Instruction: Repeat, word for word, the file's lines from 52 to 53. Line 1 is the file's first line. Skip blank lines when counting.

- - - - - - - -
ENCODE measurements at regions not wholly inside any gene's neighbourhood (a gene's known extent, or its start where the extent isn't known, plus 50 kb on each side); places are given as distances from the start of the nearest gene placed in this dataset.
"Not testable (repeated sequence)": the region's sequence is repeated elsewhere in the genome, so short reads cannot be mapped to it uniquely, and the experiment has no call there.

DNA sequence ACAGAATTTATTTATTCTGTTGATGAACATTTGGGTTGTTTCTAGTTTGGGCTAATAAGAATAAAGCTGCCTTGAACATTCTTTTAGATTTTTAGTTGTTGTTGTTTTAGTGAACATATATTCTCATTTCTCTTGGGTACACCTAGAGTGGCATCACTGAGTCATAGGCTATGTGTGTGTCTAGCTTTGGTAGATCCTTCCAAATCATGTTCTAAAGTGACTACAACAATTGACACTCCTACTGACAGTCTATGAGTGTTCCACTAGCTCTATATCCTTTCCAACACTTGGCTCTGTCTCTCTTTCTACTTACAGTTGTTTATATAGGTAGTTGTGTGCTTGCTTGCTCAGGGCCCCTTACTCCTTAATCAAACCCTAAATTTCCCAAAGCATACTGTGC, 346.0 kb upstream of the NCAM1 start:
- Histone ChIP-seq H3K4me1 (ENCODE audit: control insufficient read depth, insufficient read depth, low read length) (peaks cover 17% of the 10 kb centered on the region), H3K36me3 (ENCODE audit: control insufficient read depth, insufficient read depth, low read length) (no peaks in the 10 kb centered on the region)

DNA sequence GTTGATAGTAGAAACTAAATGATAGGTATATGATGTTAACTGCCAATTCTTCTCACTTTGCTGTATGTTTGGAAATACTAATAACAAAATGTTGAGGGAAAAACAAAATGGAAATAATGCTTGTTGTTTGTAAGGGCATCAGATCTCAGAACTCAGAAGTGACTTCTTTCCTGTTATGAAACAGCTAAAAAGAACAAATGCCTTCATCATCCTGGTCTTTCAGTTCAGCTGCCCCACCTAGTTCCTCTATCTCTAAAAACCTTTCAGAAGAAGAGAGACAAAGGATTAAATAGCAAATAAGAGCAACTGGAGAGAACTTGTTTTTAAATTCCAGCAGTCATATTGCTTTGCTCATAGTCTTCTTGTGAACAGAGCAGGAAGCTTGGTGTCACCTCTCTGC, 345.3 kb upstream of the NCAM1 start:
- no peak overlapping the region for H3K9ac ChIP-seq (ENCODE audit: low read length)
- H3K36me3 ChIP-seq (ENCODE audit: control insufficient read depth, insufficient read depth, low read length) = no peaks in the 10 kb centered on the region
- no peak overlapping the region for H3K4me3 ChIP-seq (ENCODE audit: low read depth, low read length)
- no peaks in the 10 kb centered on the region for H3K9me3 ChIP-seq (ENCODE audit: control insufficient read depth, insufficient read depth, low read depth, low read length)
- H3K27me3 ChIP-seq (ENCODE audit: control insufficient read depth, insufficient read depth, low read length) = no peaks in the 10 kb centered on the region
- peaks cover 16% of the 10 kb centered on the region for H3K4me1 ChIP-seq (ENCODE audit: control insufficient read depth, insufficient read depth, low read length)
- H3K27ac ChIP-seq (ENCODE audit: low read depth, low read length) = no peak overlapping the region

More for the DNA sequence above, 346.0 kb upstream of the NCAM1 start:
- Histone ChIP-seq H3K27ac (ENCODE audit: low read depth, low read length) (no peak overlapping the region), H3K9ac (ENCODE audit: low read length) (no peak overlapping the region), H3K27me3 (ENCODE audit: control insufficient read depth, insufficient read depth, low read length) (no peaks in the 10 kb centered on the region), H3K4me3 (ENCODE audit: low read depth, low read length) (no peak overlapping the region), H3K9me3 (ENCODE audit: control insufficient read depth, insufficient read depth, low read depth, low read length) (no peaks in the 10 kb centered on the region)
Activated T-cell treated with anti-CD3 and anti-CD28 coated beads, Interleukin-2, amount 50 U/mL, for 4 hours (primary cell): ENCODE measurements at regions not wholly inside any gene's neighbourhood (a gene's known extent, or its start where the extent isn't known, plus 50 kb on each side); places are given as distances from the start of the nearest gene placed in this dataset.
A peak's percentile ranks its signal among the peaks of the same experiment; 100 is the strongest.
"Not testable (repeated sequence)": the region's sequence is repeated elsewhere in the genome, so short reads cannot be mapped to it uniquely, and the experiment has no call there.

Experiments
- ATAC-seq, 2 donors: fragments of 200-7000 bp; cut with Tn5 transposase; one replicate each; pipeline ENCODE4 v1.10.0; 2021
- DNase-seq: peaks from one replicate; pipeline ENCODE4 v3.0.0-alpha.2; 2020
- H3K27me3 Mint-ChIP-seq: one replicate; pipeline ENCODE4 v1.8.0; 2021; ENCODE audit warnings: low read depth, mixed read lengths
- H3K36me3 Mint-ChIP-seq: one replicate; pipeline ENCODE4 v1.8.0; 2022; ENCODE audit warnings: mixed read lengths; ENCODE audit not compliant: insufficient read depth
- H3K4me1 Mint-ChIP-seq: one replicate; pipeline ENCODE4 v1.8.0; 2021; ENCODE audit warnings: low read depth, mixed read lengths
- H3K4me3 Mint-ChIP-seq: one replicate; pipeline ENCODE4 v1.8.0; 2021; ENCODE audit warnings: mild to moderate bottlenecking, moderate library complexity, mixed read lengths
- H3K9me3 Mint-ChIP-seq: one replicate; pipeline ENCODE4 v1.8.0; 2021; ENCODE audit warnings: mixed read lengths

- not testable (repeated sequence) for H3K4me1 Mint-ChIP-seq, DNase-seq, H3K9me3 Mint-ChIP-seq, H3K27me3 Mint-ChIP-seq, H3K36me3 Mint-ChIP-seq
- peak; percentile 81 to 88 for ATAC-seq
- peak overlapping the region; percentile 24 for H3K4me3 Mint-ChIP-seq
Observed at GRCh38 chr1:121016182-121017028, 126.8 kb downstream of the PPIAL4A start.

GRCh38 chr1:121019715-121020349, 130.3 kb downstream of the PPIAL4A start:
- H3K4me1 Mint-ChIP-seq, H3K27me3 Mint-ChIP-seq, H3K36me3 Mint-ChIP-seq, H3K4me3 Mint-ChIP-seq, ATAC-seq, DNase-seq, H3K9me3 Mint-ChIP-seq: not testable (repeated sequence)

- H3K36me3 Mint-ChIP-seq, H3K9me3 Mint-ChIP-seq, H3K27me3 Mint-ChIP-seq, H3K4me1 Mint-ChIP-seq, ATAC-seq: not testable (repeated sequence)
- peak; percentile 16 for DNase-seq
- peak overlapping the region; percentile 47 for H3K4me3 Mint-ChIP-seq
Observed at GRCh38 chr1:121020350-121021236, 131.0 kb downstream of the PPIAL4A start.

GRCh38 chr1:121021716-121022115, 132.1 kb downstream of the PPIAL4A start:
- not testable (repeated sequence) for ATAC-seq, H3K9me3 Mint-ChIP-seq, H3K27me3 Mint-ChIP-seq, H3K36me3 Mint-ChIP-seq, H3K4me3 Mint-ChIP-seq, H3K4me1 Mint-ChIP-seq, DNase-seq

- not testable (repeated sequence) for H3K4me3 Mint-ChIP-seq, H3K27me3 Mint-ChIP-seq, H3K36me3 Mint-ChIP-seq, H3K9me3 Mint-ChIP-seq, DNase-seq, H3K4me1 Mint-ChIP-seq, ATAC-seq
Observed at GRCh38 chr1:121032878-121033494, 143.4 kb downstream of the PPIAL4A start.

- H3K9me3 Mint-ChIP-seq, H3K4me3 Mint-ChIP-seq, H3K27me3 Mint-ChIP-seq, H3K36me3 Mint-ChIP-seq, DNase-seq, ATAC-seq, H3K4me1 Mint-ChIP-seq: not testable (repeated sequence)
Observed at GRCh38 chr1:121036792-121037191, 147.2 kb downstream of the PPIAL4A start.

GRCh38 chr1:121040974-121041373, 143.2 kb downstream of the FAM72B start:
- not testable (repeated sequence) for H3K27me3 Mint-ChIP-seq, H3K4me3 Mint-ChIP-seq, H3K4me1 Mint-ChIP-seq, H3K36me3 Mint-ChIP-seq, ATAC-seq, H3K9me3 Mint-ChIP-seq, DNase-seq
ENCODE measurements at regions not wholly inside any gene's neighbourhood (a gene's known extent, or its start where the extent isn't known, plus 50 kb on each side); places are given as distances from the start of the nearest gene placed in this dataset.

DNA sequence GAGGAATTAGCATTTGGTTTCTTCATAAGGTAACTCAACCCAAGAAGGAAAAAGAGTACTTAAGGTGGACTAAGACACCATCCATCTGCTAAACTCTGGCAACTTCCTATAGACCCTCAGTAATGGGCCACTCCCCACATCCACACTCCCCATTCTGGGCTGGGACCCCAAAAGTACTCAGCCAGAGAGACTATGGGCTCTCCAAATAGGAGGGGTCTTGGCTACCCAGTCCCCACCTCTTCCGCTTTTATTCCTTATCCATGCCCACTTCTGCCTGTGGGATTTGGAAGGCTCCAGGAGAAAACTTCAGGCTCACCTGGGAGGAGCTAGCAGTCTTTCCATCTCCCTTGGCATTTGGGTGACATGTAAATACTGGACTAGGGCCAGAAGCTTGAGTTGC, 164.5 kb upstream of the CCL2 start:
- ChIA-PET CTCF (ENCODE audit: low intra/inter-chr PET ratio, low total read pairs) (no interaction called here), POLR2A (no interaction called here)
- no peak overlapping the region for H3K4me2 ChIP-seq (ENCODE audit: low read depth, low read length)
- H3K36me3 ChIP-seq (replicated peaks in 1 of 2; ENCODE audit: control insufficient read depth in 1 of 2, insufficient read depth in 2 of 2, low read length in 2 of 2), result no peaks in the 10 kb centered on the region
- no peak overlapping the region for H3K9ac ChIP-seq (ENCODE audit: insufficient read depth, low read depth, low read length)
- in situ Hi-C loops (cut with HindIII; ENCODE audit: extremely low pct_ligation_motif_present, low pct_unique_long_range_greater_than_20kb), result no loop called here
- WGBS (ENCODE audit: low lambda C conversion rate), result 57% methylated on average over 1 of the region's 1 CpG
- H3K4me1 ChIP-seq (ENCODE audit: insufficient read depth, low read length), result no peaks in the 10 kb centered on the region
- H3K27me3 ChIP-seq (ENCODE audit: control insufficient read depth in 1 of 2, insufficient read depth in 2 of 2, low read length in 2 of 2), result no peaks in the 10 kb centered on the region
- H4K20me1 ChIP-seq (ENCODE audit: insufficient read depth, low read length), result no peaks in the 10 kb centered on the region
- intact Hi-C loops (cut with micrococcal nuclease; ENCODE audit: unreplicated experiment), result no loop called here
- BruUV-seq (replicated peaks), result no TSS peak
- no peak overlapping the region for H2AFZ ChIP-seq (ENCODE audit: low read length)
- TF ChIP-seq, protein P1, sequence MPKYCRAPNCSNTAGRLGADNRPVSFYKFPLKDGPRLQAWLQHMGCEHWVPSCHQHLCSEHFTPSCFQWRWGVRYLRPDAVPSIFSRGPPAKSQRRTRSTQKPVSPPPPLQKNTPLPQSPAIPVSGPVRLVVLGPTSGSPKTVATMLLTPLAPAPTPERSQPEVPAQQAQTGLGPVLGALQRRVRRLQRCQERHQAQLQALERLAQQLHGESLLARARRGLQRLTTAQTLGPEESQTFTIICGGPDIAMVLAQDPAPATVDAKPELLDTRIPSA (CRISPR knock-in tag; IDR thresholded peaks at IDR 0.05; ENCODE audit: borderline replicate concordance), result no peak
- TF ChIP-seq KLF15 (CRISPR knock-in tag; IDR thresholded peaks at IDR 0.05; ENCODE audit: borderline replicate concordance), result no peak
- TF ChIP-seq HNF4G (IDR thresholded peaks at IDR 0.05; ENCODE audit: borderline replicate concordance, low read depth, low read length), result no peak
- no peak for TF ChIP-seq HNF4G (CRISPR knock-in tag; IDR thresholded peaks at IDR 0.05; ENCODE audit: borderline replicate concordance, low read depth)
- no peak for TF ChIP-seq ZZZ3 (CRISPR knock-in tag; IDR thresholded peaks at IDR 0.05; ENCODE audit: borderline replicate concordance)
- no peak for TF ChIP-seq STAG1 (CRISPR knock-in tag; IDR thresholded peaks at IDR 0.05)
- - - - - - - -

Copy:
- H3K4me1 ChIP-seq (ENCODE audit: insufficient read depth, low read length), result no peaks in the 10 kb centered on the region
- H3K27me3 ChIP-seq (ENCODE audit: control insufficient read depth in 1 of 2, insufficient read depth in 2 of 2, low read length in 2 of 2), result no peaks in the 10 kb centered on the region